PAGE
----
Computers have the changed the landscape of education by changing how students learn, process and obtain information. Instructors and students now use computers to increase productivity, monitor class discussions and provide round-the-clock access to information. Computer technology reduces the cost and waste associated with traditional paper formats. When used effectively in the classroom, computers provide interactive content, save time and enhance instruction.
Schools invest a lot of money in the technological infrastructure that provides support for computer-based research and collaboration. As Internet access becomes a standard technology on college campuses, students don't need to visit a library, cafe or dedicated Internet spot to locate information and stay connected. According to the Federal Communications Commission, 97 percent of schools in the United States have some form of Internet connectivity. As many colleges add computer labs within individual departments and not only in libraries, individual academic programs have started using the technology and requiring students to use computer labs for skill-specific training. For instance, music departments use ear-training programs, and science departments may use professional-grade engineering applications.
The days of going to the library or using inter-library loan to find resources for a niche research project are becoming less common. Students at many universities now have the ability to obtain electronic records of books, reducing the need to wait several days to weeks for another participating institution to ship research materials. Colleges have subscriptions to industry journals and academic papers that allow students to research a topic online. Even from home, students can search the Internet to find abstracts and in many instances complete case studies. Google Scholar, for example, provides free access for anyone, while JSTOR -- an online subscription service -- charges a fee, but universities usually provide free access for students on campus, and some provide a method of connecting off-campus as well.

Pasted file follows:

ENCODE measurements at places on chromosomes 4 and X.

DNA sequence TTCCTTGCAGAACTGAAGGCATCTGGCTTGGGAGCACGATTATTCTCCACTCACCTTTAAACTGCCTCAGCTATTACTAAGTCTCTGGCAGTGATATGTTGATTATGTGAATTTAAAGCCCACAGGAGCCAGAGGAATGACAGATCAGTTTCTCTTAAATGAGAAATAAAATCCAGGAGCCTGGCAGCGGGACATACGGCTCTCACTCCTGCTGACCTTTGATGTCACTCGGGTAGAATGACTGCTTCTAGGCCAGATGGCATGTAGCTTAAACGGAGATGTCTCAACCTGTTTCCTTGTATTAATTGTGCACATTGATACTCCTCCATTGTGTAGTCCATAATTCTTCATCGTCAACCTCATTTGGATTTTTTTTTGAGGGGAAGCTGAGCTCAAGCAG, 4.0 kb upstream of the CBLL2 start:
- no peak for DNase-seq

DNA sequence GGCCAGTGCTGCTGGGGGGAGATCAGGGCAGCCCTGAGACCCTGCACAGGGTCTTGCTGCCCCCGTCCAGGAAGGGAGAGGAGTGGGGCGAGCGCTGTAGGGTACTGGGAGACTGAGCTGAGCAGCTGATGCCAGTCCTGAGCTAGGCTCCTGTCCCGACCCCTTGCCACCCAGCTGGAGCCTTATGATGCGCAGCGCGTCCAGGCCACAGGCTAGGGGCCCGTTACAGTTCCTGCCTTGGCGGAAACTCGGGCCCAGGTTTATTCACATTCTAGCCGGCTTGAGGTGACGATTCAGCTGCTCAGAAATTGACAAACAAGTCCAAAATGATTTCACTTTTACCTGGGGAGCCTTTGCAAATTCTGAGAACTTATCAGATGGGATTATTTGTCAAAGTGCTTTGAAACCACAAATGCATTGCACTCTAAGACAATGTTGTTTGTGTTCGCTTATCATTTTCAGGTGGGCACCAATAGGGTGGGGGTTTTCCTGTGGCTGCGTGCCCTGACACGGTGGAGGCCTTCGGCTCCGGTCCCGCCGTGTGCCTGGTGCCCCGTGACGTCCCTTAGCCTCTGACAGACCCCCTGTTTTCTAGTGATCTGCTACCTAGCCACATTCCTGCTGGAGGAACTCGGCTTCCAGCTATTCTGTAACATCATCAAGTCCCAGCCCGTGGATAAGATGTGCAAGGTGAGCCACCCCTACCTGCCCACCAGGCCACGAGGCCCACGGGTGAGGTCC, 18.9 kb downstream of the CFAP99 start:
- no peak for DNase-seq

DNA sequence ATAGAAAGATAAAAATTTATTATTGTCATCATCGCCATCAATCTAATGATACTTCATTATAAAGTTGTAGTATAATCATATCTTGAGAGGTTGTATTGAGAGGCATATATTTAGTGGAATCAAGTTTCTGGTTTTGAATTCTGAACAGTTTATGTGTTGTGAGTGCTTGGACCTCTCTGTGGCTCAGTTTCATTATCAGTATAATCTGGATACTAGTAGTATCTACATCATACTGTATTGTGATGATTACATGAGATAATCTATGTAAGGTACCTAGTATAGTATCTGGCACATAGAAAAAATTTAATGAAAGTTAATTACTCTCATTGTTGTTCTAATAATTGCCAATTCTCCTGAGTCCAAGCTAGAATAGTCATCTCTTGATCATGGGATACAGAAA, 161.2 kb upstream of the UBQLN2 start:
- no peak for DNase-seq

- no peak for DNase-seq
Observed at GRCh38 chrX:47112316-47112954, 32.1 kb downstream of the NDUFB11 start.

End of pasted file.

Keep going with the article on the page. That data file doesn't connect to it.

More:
Many colleges offer traditional brick-and-mortar in-class learning, online learning or a combination of both. In classes with online and classroom components, the student usually attends a classroom on campus for collaboration, lectures and important tests. The online aspect of a combined course involves submitting assignments, watching supplementary video and obtaining course materials online outside the classroom. Even in traditional classes, students may have access to an online syllabus, research materials and other class information via an online class portal. Depending on your intended program, finding an accredited college that provides an entire degree program online may be possible. Computers have made online learning available and provide access to education regardless of where you reside.
As the computer's physical footprint shrinks, opportunities have increased to incorporate mobile computing into the classroom. Students can use mobile computing devices for interviews, to take notes in the field and to record lectures. Students who can't afford the cost of a laptop may use a tablet or other less costly mobile device to access educational resources. Drawbacks exist to using such devices. Mobile devices aren't always able to access content available to traditional laptops and desktops, such as certain video and other programs that students might need to access.
Avery Martin holds a Bachelor of Music in opera performance and a Bachelor of Arts in East Asian studies. As a professional writer, she has written for Education.com, Samsung and IBM. Martin contributed English translations for a collection of Japanese poems by Misuzu Kaneko. She has worked as an educator in Japan, and she runs a private voice studio out of her home. She writes about education, music and travel.